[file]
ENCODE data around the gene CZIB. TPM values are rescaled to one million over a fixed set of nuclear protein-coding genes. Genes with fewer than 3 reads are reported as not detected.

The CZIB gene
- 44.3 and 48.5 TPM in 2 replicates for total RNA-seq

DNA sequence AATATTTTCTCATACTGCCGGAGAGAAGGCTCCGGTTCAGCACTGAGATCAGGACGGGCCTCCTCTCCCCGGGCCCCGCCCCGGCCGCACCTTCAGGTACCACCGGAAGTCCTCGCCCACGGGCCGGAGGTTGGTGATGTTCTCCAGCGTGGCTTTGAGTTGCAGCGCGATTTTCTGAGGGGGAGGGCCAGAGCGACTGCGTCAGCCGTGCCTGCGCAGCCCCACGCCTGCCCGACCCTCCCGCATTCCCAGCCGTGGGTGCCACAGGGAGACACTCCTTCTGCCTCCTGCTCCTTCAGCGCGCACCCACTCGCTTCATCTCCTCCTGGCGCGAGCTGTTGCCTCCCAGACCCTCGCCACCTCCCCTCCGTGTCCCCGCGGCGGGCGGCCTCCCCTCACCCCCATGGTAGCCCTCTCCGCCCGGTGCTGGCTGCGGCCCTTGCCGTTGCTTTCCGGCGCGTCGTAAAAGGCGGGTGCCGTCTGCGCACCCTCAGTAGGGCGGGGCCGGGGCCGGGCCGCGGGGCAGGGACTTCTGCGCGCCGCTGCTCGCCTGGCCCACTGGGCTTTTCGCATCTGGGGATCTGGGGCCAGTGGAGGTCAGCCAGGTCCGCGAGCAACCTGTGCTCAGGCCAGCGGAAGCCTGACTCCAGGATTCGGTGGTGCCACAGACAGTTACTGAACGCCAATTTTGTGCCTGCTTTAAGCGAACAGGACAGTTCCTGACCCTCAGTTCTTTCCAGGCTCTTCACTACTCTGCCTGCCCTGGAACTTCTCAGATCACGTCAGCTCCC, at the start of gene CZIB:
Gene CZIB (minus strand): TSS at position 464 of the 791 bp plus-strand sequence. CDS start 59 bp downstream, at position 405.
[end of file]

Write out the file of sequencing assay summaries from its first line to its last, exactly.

ENCODE data around the gene CZIB. TPM values are rescaled to one million over a fixed set of nuclear protein-coding genes. Genes with fewer than 3 reads are reported as not detected.

The CZIB gene
- 44.3 and 48.5 TPM in 2 replicates for total RNA-seq

DNA sequence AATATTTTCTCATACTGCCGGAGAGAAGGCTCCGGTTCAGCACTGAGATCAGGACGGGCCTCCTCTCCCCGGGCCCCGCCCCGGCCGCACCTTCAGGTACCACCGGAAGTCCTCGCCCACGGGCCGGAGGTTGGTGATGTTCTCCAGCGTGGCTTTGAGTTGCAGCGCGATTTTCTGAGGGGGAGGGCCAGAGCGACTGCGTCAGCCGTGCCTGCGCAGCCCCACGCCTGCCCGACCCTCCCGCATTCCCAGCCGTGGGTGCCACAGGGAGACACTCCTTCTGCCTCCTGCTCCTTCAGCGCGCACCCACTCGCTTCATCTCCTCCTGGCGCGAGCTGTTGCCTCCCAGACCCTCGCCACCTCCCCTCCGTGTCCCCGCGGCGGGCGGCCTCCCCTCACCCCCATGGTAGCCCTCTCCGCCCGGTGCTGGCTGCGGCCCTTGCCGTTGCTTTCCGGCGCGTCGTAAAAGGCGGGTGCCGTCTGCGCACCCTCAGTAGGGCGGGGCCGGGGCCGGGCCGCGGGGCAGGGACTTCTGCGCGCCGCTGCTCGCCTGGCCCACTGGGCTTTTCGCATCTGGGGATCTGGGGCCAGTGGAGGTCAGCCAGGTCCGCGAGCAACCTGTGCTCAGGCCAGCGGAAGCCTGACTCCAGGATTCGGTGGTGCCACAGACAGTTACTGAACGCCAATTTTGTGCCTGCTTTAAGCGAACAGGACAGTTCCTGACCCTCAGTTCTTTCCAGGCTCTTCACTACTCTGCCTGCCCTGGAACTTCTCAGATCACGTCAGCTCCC, at the start of gene CZIB:
Gene CZIB (minus strand): TSS at position 464 of the 791 bp plus-strand sequence. CDS start 59 bp downstream, at position 405.